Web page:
California: Review Finds Hundreds of L.A. School Libraries Without Staff, Shuttered
Note: We’ve updated this post with two additional stories including a new article from SLJ about the poor state of school libraries in California.
Staggering and just plain old sad. Why do school administrators place such a small (if any) amount of value of what librarians can do? Of course, this is not only a question in LA but many other places.
From Southern California Public Radio/KPCC:
Figures out this week show only half of L.A. Unified school libraries have even part-time staff and far fewer have a credentialed librarian.
In a district of 768 schools libraries, there are only 98 librarians to teach students how to find information, select a text or coordinate reading programs. Even adding library aides to the mix, 332 school libraries do not have staff.
[School board member Monica] Ratliff and school board president Richard Vladovic want to create a “modern libraries task force” to not just outline the current state of libraries and funding sources – but also to explore potential collaborations with outside organizations – such as the city library – and alternative ways to get high-need students access to library books.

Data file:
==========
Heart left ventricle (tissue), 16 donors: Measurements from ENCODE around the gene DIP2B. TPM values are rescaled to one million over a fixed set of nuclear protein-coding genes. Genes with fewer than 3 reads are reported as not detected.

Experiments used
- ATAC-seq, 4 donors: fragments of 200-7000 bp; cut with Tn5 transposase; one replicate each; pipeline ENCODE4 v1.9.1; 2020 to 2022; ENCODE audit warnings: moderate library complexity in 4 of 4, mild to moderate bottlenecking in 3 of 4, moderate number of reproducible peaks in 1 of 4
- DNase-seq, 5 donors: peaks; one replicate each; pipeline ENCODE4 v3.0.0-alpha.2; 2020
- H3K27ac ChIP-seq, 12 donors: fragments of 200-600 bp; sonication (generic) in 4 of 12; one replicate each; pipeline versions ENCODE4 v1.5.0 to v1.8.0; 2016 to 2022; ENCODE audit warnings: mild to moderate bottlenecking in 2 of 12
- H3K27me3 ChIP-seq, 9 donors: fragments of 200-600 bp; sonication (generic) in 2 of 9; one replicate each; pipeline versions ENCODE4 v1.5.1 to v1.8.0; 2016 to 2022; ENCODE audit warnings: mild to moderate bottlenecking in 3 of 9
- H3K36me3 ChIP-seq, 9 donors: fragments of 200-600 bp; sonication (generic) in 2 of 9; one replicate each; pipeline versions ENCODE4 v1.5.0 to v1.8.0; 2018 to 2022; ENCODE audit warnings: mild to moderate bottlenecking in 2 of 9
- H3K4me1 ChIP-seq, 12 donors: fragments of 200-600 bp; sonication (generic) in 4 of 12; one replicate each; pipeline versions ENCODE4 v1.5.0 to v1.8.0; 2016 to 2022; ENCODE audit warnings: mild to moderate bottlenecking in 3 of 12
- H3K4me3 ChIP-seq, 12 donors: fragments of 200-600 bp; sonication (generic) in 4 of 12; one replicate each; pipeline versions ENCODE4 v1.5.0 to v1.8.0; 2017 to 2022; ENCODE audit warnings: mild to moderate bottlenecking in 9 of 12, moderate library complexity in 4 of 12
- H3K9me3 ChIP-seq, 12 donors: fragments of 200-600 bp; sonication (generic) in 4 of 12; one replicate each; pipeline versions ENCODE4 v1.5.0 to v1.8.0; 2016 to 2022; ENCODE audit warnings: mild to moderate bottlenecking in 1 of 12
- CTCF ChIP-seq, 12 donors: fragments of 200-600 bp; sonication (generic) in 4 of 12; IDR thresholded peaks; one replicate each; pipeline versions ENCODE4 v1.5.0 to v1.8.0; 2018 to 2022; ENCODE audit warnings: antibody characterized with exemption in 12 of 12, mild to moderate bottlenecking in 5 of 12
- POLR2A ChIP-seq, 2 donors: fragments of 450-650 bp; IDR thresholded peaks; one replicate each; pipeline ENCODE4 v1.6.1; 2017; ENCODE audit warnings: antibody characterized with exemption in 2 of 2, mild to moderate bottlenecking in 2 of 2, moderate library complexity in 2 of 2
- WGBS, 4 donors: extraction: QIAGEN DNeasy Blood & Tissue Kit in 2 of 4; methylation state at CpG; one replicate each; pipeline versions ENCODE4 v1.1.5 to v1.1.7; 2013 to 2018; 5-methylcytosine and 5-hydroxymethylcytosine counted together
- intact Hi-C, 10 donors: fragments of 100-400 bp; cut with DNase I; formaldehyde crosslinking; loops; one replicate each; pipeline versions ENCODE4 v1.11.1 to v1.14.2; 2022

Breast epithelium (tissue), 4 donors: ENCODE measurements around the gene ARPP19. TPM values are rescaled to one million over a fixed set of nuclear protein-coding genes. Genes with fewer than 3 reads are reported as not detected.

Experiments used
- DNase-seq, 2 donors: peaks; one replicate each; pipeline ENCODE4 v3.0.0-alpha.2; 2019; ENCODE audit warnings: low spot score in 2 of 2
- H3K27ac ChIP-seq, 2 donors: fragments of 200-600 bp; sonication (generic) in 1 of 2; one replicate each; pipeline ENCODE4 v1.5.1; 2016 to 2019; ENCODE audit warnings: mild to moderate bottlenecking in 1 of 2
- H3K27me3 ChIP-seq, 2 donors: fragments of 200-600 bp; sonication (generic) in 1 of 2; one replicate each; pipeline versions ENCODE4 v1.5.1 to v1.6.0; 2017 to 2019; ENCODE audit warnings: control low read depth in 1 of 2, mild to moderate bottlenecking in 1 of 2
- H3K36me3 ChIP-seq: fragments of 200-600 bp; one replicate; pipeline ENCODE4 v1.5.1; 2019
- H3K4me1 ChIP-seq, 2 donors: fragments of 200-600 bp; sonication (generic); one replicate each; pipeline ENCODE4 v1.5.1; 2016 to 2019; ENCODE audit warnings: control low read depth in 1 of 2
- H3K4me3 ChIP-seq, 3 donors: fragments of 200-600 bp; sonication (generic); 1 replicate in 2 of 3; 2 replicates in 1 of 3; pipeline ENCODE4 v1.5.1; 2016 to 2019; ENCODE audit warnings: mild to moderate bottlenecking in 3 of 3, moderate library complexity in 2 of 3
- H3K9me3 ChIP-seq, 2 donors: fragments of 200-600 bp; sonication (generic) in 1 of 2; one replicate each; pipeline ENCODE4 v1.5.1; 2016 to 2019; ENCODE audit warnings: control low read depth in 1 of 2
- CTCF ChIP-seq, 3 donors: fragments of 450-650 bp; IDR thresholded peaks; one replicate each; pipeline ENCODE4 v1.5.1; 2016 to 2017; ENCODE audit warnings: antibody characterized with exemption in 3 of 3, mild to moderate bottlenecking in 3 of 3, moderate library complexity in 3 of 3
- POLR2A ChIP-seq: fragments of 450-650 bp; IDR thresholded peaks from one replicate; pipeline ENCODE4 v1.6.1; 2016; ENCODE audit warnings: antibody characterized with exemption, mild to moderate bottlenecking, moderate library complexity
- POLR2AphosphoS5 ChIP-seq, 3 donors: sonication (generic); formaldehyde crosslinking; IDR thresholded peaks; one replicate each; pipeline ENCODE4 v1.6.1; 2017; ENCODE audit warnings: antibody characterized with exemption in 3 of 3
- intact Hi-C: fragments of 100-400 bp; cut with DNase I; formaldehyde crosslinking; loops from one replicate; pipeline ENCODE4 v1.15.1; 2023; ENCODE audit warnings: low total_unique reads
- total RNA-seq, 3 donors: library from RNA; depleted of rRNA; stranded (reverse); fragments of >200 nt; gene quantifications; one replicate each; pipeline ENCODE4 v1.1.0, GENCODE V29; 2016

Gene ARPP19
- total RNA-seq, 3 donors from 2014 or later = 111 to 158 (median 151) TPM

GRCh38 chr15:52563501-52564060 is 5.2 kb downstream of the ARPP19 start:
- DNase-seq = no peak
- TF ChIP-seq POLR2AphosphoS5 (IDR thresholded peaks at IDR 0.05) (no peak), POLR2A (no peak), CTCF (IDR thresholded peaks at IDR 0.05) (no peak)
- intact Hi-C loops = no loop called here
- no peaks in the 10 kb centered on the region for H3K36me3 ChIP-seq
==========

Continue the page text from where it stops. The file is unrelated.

Read the Complete Article
UPDATE: More on this story from Karyn Peterson at School Library Journal
UPDATE 2: It’s worth noting that yesterday LA’s School Board approved another $115 million to purchase more iPads.
Info tech is important but it can’t replace a librarian and all library resources.
See: L.A. school board moves forward with computer effort
The goal of the $1-billion effort is to provide a computer to every student, teacher and administrator in the nation’s second-largest school system.
Board members approved a $115-million proposal that removed entirely a cap on how many iPads the district could buy for standardized testing scheduled for the spring. But they insist the number will be well below the 67,500 tablets the district staff had recommended.
About Gary Price
Gary Price (email@example.com) is a librarian, writer, consultant, and frequent conference speaker based in the Washington D.C. metro area. He earned his MLIS degree from Wayne State University in Detroit. Price has won several awards including the SLA Innovations in Technology Award and Alumnus of the Year from the Wayne St. University Library and Information Science Program. From 2006-2009 he was Director of Online Information Services at Ask.com.